"Ken put it best when he said there was nothing bloody about the whole thing," Schwedler says. "Both parties just wanted to get a breath of fresh air." Part of the reason for that stems from the fact that in December, the band will present to Elektra Records the follow-up to last year's Too Far to Care, which the band just finished recording in New Orleans. (For the next two weeks, the 97's will be in Los Angeles working on overdubs and mixing.) Too Far to Care sold a respectable amount--around 30,000 copies, according to the label--but Schwedler insists "it's do or die for those guys," and that "it was time for a change for change's sake." So the band went its own way, recorded the album without a manager, and put its future in its own hands.
Elektra, of course, doesn't think it's "do or die" time for Rhett Miller and the boys. Joel Amsterdam, vice-president of press and artist development at the label, says, "Not at all. They've established a great base with the first record, and they have a lot of support here. Of course, we would welcome a jump to the mainstream, but going platinum on this record isn't crucial to the band and its relationship with the label." The forthcoming record, which isn't yet titled and was produced by Andrew Williams (yes, Andy Williams' nephew), is scheduled for release in March or April.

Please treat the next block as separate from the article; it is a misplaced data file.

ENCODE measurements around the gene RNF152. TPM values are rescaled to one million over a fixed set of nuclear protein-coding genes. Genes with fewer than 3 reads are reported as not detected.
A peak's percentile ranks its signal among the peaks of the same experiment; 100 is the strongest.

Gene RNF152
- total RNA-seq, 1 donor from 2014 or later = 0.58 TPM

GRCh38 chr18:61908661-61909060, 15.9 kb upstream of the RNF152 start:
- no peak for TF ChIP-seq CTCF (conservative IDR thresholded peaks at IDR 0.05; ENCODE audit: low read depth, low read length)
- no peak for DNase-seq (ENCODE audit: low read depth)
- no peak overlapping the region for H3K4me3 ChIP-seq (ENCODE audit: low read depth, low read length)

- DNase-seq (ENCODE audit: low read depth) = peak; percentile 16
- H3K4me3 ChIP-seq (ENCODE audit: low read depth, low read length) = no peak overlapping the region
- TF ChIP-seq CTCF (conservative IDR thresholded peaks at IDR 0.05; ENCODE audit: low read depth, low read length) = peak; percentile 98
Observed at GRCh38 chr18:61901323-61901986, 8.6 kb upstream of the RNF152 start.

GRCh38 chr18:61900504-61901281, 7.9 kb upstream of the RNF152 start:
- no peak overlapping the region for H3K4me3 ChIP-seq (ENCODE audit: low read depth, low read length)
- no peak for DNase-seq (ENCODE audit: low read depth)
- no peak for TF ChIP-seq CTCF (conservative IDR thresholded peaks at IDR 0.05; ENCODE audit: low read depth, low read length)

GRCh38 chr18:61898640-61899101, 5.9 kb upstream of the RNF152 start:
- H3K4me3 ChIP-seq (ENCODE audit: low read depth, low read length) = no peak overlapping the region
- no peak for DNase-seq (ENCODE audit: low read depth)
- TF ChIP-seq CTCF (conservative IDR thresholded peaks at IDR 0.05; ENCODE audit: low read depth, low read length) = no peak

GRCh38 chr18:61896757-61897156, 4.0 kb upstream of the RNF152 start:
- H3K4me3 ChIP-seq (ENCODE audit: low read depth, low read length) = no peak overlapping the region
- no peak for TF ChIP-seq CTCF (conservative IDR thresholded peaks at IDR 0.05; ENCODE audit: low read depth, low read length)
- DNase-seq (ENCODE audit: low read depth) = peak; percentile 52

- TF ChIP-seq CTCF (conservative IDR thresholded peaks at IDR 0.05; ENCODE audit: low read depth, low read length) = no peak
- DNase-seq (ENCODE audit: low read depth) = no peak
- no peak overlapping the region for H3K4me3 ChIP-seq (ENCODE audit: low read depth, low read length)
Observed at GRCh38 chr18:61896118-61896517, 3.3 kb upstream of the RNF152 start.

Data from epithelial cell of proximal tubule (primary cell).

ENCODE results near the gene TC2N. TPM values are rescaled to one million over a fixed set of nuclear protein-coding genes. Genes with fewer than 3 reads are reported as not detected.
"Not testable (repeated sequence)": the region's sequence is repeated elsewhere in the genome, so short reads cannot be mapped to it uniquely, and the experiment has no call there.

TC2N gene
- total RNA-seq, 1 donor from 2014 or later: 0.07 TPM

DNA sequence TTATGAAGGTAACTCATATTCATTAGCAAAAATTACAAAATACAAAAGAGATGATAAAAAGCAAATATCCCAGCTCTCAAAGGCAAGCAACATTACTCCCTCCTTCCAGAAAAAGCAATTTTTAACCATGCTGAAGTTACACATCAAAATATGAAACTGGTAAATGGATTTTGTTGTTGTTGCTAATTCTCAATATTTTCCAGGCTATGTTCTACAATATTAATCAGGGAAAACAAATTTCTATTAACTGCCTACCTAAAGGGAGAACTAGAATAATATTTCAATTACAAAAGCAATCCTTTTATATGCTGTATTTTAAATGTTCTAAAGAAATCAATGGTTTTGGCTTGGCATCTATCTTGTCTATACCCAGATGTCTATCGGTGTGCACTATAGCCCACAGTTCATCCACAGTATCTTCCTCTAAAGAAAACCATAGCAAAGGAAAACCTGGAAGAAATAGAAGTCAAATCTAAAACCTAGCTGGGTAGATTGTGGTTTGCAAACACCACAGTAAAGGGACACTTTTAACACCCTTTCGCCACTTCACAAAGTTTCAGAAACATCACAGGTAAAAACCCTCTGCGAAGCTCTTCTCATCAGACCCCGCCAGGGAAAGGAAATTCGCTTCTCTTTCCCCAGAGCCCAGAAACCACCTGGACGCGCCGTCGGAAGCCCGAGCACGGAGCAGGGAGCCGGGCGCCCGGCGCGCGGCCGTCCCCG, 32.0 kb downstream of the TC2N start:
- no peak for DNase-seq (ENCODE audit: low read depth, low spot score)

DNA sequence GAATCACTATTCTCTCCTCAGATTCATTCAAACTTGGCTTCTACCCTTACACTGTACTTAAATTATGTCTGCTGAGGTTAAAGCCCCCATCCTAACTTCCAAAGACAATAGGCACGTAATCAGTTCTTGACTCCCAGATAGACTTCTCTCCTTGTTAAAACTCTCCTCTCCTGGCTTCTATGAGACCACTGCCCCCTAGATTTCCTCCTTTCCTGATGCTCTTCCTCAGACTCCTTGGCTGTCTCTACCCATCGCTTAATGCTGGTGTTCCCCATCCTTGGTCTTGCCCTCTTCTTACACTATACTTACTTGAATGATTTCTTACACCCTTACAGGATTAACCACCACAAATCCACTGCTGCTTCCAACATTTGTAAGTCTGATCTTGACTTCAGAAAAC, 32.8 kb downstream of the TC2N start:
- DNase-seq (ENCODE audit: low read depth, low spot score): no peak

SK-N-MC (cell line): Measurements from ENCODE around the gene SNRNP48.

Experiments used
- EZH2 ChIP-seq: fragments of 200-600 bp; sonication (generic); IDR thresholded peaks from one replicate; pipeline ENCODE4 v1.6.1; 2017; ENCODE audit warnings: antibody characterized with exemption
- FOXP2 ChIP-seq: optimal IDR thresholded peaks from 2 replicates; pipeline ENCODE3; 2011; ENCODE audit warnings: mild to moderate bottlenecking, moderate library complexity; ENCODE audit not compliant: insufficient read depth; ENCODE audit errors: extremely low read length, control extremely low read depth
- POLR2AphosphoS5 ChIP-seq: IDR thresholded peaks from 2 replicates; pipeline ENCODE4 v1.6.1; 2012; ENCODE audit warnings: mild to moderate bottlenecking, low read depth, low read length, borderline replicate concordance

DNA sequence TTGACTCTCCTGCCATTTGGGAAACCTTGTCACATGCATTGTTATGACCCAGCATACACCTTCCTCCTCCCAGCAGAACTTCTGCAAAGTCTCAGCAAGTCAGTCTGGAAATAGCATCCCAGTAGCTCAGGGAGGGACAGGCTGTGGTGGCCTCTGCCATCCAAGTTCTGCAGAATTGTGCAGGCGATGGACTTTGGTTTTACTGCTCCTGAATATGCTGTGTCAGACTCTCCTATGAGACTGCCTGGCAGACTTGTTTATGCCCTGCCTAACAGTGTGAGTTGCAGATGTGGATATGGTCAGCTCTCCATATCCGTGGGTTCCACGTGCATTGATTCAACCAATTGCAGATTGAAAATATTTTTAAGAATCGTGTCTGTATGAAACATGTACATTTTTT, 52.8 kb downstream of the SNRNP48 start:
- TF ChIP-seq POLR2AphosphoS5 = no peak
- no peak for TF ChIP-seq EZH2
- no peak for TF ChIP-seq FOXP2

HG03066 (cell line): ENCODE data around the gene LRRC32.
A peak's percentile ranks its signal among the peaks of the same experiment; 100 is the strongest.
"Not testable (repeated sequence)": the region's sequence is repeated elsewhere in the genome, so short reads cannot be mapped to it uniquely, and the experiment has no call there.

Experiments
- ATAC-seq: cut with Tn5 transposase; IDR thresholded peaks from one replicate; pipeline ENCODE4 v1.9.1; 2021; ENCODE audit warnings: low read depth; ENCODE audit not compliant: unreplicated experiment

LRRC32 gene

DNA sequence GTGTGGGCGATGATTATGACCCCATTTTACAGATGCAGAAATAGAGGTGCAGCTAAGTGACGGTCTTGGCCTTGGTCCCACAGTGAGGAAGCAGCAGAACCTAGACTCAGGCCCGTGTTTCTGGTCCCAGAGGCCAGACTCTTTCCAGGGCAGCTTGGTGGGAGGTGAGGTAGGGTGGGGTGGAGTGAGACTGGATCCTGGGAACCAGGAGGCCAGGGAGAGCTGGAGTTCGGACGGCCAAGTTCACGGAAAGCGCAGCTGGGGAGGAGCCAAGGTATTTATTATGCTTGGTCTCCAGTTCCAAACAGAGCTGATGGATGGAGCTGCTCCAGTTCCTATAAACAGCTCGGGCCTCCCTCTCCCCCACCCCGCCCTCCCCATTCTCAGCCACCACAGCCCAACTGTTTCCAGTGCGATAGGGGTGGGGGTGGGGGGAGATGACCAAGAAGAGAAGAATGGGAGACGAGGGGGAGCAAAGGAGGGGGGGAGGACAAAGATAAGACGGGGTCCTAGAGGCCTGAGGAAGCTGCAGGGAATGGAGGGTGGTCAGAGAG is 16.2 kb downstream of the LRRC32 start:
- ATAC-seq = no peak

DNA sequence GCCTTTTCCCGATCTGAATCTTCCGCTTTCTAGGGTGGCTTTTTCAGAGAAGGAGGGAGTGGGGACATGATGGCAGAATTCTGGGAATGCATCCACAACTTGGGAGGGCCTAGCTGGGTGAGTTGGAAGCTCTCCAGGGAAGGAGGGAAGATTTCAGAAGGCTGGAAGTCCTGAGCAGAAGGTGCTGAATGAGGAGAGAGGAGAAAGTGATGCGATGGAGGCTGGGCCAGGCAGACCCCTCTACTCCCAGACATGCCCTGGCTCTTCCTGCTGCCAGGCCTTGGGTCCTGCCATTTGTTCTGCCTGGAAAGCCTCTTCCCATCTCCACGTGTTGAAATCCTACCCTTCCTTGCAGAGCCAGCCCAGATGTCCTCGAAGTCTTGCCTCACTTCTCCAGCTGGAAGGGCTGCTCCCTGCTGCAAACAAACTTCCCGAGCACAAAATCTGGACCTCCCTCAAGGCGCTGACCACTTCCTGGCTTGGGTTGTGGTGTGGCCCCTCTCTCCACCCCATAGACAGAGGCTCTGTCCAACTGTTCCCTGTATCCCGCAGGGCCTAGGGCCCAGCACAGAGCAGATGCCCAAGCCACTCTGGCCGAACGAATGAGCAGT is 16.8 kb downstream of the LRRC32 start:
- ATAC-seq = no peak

Schwedler also has severed his business relationship with the American Fuse, though they aren't "officially" untangled as of yet. Quite simply, Schwedler says, he is through with the business end of music for a while; he actually wants to start playing again, something he hasn't done since the end of Killbilly. (Schwedler did sub behind the skins during an Old 97's tour last year, replacing Philip Peeples at the Troubadour in Los Angeles when Peeples fell ill. "It was a nerve-racking experience, trying to be the manager who didn't get up there and blow it thinking I was still a musician," he recalls.) To that end, he is actually working once more with ex-Killbilly compadre Alan Wooley (who produced the Old 97's 1994 debut Hitchhike to Rhome). "It sounds good to have a manager," Schwedler says, "not to be one."
Topaz Awards, part who cares